The word “antioxidant” brings a smile to people’s face. It has a positive tone to it. They’re like bounty hunters: “Good Guys”, going after free radicals (“Bad Guys”).
Over forty years of studies have shown that any nutrient categorized as an antioxidant can protect against allergies, arthritis, cancer, cataracts and heart disease, as well as against disorders we are suffering from simultaneously, but which might be totally unrelated.
Free radicals are not really bad either. As a matter of fact they have beneficial qualities, especially for the heart. The problems comes when we have too many of them, because then they will attack our own (immune) system in order to survive. On the website MedicalNewsToday.com
a wonderful basic explanation is given about free radicals. Basically, atoms in our body are surrounded by a set number of electrons in what’s called a shell
. If an atom has an outer shell that is not full, it may bond with another atom, using the electrons to complete its outer shell. These types of atoms are known as free radicals. Atoms with a full outer shell are stable, but free radicals are unstable and in an effort to make up the number of electrons in their outer shell, they react quickly with other substances.
In order to survive they’re now going after other cells in the body, trying to steal one of their electrons to become whole again. It is one thing if these free radicals go after free flowing bacteria (which is good), but it is another if they go after our own healthy and necessary cells. That will weaken our immune system, which can now cause all kinds of problems…
Antioxidants on the other hand are found in whole foods, and are also available through vitamins, minerals and herbs. Cooking, storing, microwaving and processing foods usually have a negative effect on these antioxidants. If our body becomes flooded with free radicals, and if it doesn’t get enough antioxidant help to fight them off, we may go through an accelerated state of decay.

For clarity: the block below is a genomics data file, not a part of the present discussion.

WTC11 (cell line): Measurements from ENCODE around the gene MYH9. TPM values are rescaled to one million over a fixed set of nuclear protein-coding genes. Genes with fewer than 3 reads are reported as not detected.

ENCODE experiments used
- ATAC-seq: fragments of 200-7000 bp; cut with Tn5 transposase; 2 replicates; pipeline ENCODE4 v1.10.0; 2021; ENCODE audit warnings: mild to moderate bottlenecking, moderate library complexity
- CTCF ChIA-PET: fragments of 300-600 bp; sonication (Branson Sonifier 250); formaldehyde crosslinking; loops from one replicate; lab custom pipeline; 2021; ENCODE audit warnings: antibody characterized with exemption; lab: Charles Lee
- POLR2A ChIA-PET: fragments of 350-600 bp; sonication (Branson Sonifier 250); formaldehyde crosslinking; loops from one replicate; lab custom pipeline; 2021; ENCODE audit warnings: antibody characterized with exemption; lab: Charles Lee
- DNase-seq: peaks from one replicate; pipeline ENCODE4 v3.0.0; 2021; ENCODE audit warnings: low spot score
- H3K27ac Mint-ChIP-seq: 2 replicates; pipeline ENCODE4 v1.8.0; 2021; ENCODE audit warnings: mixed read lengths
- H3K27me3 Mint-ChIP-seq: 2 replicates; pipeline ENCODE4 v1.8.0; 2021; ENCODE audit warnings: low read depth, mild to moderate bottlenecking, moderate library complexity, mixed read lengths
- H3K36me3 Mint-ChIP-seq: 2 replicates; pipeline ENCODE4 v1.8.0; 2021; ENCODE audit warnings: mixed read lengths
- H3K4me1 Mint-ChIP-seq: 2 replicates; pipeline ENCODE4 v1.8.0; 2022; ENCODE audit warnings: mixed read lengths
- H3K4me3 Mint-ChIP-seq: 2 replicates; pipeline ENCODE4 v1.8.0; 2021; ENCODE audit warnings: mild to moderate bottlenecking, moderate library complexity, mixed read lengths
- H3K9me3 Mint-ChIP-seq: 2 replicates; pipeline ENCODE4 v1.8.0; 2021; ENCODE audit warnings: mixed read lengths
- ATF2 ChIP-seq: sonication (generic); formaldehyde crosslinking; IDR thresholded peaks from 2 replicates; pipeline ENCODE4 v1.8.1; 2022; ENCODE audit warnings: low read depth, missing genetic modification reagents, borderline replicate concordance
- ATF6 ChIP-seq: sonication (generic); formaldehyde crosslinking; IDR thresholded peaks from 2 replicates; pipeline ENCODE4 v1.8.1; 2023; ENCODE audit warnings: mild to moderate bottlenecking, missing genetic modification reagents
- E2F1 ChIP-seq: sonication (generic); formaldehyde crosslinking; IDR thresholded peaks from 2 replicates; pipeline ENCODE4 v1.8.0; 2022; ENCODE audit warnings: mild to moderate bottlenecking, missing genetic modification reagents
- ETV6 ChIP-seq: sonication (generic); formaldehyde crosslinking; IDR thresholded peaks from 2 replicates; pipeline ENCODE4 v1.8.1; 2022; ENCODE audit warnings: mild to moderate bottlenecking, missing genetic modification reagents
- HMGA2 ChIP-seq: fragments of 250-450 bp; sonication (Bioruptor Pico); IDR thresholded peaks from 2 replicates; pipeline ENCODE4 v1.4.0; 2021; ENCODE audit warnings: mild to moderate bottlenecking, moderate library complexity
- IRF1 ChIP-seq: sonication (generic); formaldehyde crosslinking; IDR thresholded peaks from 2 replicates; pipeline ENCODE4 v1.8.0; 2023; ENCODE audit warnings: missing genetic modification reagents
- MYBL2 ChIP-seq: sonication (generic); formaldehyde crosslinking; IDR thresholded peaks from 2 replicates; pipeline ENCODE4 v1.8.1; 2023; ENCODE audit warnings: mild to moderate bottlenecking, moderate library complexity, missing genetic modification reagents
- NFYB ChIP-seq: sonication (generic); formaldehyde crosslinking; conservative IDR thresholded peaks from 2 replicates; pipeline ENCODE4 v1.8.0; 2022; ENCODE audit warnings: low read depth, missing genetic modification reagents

Please let me explain. Our body is busy all day moving us from point A to point B, either leisurely or in the form of exercise; it is actively digesting nutrients, making our brain work, rejuvenating and repairing cells, as well as draining toxins from our cells and eliminating them from the body. That’s a pretty responsible and elaborate job. Asking the body, on top of that, to go after the free radicals, we are creating an overwhelming task that resembles a candle burning at both ends. You literally will get burnout, a premature aging process, which will lead to a weakened immune system. This may cause fatigue, digestive problems, colds, flu, high blood pressure, hardening of the arteries, arthritis, stress, brain disorders and possibly cancer.